It is likely that inflation will continue to drive the price of goods and services. If so, this is also something that you will need to consider.

Where will your retirement income come from?

Most of us hope to have a significant amount of money saved by the time we retire. However, unfortunately this is not the reality for many particularly those without a pension.

Although, even those who take advantage of contributing to a pension and its tax benefits underestimate the amount they will need.

The average pension in Ireland  is approximately €90,000. This leaves a sizeable gap to the €433,000 our respondents said they would like.

Average Pension in Ireland Gap

Therefore, many people across Ireland significantly underestimate how much they will need to retire.

Income in retirement

Generally, most people do not generate income in retirement. Some may be lucky enough to have a property providing rental income but this is quite rare.

Most live solely off the state pension and if lucky enough, a private pension along with any savings they may have accumulated.

However, planning to rely on the state pension can be a risky business. It is currently a modest €35 a day and shows no signs of increasing. It is worth noting that although you have retired your bills might have not.

Even basic outgoings such a mobile phone and some groceries will add up quickly. It is for this reason having a long-term plan in place is so important.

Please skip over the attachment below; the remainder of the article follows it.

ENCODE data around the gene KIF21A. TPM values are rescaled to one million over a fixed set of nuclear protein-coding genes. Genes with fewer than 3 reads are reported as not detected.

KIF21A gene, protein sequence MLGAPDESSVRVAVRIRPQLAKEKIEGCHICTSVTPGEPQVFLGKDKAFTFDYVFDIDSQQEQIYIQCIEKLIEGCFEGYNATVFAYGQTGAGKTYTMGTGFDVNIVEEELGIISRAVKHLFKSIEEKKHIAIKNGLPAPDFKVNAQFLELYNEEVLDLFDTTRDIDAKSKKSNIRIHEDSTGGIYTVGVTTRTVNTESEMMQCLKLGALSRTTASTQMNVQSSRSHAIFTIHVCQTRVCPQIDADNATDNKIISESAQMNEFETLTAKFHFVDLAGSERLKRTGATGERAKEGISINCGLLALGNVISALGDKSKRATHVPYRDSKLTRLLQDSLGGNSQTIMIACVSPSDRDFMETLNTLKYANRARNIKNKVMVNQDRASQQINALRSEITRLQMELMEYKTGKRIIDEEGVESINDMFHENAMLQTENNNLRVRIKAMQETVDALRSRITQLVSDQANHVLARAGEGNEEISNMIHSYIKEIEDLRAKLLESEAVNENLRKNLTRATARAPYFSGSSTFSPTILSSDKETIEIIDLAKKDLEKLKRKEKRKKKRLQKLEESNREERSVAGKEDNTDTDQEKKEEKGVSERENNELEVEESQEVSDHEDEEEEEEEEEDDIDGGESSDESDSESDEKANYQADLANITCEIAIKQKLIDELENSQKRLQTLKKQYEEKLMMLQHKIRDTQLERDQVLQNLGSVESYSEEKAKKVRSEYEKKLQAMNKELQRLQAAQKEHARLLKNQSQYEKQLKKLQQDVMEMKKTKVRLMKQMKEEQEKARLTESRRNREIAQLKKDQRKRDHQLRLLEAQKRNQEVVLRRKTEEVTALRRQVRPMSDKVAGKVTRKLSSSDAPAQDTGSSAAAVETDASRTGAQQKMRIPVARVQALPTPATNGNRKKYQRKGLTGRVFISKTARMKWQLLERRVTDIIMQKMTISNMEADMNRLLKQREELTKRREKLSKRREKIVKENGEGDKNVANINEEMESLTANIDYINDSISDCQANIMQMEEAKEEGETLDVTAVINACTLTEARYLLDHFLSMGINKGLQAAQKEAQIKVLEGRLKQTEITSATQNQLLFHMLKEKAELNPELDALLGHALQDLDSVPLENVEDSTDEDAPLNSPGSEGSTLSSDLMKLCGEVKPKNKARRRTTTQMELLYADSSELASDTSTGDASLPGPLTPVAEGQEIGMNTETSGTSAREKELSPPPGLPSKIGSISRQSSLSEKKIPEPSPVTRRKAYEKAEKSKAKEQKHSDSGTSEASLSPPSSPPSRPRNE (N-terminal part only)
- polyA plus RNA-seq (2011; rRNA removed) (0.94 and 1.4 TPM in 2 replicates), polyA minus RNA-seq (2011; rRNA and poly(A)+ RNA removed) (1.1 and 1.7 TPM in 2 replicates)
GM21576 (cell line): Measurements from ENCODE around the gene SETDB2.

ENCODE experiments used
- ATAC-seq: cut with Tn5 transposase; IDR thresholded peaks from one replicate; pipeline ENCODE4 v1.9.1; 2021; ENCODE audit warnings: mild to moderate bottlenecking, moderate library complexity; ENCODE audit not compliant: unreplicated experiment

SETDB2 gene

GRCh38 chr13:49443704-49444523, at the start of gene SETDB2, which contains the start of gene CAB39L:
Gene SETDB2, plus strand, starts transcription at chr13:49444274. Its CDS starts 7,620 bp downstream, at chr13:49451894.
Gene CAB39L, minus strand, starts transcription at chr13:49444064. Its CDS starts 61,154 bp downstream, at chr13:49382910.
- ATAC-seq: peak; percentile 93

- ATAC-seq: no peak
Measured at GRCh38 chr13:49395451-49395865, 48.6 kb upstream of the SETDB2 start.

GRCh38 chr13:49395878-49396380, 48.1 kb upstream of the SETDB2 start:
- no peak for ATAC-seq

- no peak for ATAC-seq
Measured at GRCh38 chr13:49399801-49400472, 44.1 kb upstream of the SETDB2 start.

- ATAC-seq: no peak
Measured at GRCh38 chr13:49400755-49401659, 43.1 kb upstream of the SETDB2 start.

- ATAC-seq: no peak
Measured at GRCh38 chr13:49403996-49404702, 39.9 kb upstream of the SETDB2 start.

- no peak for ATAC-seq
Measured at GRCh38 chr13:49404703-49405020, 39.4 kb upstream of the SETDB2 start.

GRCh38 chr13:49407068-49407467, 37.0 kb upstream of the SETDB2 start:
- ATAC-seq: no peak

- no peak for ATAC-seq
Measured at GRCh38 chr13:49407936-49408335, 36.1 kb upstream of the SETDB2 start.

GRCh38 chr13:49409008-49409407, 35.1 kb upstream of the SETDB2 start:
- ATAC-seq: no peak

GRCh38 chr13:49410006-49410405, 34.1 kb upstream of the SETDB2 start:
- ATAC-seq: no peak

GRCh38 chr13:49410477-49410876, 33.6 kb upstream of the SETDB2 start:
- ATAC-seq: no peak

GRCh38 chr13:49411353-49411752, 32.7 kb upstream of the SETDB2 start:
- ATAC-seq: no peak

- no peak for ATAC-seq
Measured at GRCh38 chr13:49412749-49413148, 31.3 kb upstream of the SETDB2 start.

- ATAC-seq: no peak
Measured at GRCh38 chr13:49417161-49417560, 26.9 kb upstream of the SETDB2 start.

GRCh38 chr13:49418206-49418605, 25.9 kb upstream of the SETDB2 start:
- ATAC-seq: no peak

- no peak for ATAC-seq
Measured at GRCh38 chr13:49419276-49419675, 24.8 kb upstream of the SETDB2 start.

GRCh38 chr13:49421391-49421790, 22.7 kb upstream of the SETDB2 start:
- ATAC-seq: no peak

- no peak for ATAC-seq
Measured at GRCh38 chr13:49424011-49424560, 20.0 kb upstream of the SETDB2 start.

Speaking with an advisor as early as possible and planning for the future you would like.

How much would I need to retire at age 55?

Retiring at age 55 is probably only a dream scenario for most people. Although, maybe some of you have squirrelled enough away over the years and this is a reality.

It is worth noting we’ll use some generalizations when calculating these figures and will also ignore inflation as well as potential growth in order to keep things simple. But these are elements you’ll need to consider to get an exact calculation.

Average Life Expectancy 82
Average Wage (per annum) €44,183.88
Age at Retirement 55


We’ll also use the fact the average life expectancy in Ireland is currently 82 years old. According to the CSO , the average wage for Q2 2021 was €44,183.88.

We would ideally like 50% of our gross salary per annum. Using the CSO figures about that would be €22,091.94.

We have used the average life expectancy figures to estimate that you would need €22,091.94 for approximately 27 years to retire at 55.

How much will I need to retire at 55

However, the state pension will also provide some assistance. For example, let us say you receive the full €12,900 state pension per annum from age 66. We’ll use age 66 as is the age from when the state pension eligibility currently begins.

It was intended that the age be raised to 67. However, the government then reversed this decision but it will likely come into effect in the near future.

That would mean even after receiving your €12,900 state pension you will still be short of €9,191.94 to get to that magical number. You’ll also spend the initial 11 years between age 55 and 66 having no state pension meaning you will have the full deficit of €22,091.94.

projected shortfall for retiring early

Retiring at age 55 is likely unrealistic for many of us but it is helpful to break the figures down for those lucky enough to have the opportunity.

To recap, retiring at age 55 will take quite a lot of capital. Again, we haven’t taken into account any potential rental properties or other potential factors.

Amount needed per year Amount of years Total
€22,091.94 27 €596,482.38
State Pension (from age 66 – 16 years total)
  • €206,400
Total Capital Needed €390,082.38

How much would I need to retire at age 60?